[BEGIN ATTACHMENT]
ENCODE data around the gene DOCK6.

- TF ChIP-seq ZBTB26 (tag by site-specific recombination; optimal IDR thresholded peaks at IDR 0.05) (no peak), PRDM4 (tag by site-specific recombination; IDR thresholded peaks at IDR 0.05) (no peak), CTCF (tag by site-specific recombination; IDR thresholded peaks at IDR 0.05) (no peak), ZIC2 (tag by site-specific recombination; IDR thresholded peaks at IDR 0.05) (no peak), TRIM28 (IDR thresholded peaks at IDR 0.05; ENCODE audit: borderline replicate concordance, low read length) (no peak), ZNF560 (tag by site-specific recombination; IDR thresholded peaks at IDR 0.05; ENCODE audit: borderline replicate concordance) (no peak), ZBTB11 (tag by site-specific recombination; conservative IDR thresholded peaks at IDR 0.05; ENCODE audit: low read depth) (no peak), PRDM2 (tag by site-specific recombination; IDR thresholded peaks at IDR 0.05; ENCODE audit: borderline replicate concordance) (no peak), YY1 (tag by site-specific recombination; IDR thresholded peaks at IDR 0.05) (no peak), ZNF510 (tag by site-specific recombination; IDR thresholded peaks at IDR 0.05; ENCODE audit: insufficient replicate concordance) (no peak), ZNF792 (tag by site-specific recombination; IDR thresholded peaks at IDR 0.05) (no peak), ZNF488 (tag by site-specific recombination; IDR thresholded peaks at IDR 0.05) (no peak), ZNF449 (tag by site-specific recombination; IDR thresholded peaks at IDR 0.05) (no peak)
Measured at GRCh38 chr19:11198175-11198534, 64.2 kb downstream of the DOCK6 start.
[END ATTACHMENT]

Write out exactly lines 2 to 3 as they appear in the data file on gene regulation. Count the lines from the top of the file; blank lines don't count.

- TF ChIP-seq ZBTB26 (tag by site-specific recombination; optimal IDR thresholded peaks at IDR 0.05) (no peak), PRDM4 (tag by site-specific recombination; IDR thresholded peaks at IDR 0.05) (no peak), CTCF (tag by site-specific recombination; IDR thresholded peaks at IDR 0.05) (no peak), ZIC2 (tag by site-specific recombination; IDR thresholded peaks at IDR 0.05) (no peak), TRIM28 (IDR thresholded peaks at IDR 0.05; ENCODE audit: borderline replicate concordance, low read length) (no peak), ZNF560 (tag by site-specific recombination; IDR thresholded peaks at IDR 0.05; ENCODE audit: borderline replicate concordance) (no peak), ZBTB11 (tag by site-specific recombination; conservative IDR thresholded peaks at IDR 0.05; ENCODE audit: low read depth) (no peak), PRDM2 (tag by site-specific recombination; IDR thresholded peaks at IDR 0.05; ENCODE audit: borderline replicate concordance) (no peak), YY1 (tag by site-specific recombination; IDR thresholded peaks at IDR 0.05) (no peak), ZNF510 (tag by site-specific recombination; IDR thresholded peaks at IDR 0.05; ENCODE audit: insufficient replicate concordance) (no peak), ZNF792 (tag by site-specific recombination; IDR thresholded peaks at IDR 0.05) (no peak), ZNF488 (tag by site-specific recombination; IDR thresholded peaks at IDR 0.05) (no peak), ZNF449 (tag by site-specific recombination; IDR thresholded peaks at IDR 0.05) (no peak)
Measured at GRCh38 chr19:11198175-11198534, 64.2 kb downstream of the DOCK6 start.